“There may be aspects that do not align with Australia’s national interest,” Treasury Secretary Steven Kennedy told a briefing on Friday.
“We do not have to like what’s happening but we do have to be engaged and involved.”
He acknowledged powerful forces are now at play in sustainable investment, disclosure and international capital flows.
“Australia will need to take further steps to meet these expectations,” he said.
Macquarie Group chief executive Shemara Wikramanayake said clarity is needed for collaboration between government and business.
“Ultimately what the private sector needs is for the public sector to set the priorities and the targets,” she said.
“Sadly climate change is upon us and we are having extreme weather events, melting of the glaciers, rising sea levels, so there are a lot of communities who are going to be impacted.”
In response, adaptation is becoming a key feature of an asset – from underground cables in Finland built to survive freezing winters to geo-hazard warnings on geothermal assets in the Philippines.
“It’s not just a problem, it’s an opportunity,” Wikramanayake said.
John Morton, climate counsellor at the United States Treasury, said the new urgency in the past few months meant targets that were once seen as almost impossible were now back on track.
But he warned countries adopting a 2050 net zero carbon emissions target also needed credible plans for 2030.
“It would be good, it would be meaningful, to see strong progress from Australia in setting intermediate targets that can be credibly looked at by the international community to better understand your pathway to those trajectories,” Morton said.
The focus of the US Treasury is on mobilising $US100 trillion ($A137 trillion) in private sector capital needed for clean and sustainable infrastructure, and not just in energy, over the next 30 years.
“Capital of that size has to come from the private sector, it can’t come from the public sector,” he said.
But the shift needs to be enabled by governments through policy and regulatory signals so capital markets understand the transition is predictable and significant.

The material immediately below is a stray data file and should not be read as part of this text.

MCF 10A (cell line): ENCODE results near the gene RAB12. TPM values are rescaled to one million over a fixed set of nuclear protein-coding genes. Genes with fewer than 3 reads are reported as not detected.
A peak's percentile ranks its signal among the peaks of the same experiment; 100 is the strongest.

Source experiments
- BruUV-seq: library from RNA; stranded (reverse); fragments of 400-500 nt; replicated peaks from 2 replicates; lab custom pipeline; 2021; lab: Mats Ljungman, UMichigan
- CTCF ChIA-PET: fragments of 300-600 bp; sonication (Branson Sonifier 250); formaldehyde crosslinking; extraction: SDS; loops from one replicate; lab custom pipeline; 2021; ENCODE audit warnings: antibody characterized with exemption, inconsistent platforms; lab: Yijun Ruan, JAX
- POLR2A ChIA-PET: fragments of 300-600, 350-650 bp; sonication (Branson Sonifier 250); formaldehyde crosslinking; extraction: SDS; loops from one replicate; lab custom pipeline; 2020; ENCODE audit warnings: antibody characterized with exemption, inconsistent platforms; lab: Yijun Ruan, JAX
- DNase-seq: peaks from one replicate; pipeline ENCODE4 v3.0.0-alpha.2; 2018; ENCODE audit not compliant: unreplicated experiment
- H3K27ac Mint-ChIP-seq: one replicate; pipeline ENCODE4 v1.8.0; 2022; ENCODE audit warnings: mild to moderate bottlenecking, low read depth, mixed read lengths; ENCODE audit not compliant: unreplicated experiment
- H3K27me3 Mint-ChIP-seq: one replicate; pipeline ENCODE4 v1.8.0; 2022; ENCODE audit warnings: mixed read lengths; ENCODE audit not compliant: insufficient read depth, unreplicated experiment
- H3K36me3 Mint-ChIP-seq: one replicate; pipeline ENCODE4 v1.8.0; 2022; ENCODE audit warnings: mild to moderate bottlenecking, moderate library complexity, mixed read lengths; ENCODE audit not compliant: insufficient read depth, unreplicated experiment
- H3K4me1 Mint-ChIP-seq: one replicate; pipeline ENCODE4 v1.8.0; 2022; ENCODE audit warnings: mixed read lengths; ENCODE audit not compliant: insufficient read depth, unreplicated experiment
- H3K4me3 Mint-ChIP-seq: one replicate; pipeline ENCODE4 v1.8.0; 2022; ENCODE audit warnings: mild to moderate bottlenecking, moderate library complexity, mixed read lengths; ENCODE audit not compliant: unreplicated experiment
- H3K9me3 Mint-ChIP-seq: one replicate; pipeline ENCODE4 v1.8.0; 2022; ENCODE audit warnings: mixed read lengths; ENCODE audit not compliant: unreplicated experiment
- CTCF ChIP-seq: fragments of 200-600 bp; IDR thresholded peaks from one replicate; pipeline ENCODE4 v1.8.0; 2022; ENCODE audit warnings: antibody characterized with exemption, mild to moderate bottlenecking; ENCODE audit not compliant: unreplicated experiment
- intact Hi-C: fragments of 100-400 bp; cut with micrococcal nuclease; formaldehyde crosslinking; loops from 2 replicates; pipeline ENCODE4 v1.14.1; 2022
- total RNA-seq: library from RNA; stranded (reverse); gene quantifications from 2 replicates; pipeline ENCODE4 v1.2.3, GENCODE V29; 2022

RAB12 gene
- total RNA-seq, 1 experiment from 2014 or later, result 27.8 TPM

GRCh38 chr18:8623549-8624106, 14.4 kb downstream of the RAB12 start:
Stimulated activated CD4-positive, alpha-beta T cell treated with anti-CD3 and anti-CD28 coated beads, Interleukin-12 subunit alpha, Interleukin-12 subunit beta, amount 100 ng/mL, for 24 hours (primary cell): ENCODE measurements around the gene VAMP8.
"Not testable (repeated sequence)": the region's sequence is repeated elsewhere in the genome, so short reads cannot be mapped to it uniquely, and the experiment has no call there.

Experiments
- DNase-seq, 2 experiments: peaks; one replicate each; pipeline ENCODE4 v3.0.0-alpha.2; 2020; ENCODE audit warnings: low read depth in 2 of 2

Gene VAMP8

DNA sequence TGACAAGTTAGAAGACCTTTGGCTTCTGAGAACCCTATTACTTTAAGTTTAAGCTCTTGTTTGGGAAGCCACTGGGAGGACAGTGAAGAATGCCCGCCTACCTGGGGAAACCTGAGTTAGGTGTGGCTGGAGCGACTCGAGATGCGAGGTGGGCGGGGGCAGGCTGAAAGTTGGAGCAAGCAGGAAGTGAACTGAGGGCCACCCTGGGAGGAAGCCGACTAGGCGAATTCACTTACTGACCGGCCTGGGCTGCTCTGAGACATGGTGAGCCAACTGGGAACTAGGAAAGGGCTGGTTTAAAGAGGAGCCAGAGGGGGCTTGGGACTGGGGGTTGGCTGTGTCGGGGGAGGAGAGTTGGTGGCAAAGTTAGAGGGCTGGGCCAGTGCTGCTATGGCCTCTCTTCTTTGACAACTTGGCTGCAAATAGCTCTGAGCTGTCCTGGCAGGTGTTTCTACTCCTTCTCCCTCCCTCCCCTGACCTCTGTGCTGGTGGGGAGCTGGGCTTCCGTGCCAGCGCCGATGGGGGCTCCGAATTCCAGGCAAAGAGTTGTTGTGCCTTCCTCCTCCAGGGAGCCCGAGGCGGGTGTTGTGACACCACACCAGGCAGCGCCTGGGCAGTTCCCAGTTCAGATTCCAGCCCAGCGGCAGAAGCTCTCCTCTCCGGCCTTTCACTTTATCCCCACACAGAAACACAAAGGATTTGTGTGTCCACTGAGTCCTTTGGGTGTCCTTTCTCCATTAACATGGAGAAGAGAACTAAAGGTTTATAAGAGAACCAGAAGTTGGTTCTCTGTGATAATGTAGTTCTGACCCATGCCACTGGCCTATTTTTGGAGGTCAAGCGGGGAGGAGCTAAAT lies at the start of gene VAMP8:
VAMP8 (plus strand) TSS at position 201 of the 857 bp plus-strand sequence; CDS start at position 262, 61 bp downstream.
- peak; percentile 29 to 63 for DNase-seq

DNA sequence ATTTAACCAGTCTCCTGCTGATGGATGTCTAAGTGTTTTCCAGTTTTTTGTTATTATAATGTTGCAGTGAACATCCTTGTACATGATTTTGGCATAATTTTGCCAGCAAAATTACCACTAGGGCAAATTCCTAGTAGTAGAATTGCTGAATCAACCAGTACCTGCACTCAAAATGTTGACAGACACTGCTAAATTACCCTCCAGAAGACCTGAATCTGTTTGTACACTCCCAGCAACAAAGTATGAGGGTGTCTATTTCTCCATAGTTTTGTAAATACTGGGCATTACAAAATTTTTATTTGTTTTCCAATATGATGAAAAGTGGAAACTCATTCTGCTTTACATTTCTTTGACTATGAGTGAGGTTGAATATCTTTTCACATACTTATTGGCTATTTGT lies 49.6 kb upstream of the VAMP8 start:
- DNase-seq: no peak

“There are economic consequences to being left behind, both for companies, for industries and indeed for countries,” Mr Morton said.
Unlike the US, Australia’s position is that climate disclosure should be voluntary not mandatory. However Dr Kennedy conceded “it is absolutely clear that more prescriptive disclosure is becoming the global norm”.
The Treasury boss said he began working on these policy issues a decade ago and it was “pleasing” financial regulators had now stepped up their activity.
The United Nations COP26 climate conference held in Glasgow earlier this month gave some important pointers, he said.
A new standards board, the International Sustainability Standards Board, was created this month to meet demand from international investors for companies to report on climate and other environmental, social and governance matters.
Wikramanayake said there needed to be an orderly transition for the hard-to-abate fossil fuel sector to avoid blackouts, price surges and loss of jobs and exports.
Coal ports could be repurposed for containerised shipping or for hydrogen and ammonia, for example.
Australian officials will be involved in developing a global baseline of sustainability-related disclosure standards for investors and other capital market participants.
Kennedy said the new board will build on the Task Force on Climate-Related Financial Disclosures’ regime of voluntary disclosure for companies on financial risks.
Australia has been a relatively strong performer on climate financial disclosure as it becomes “mainstream”, including when selling government bonds, he said.
“Investors all want to know about it.”Jump to next article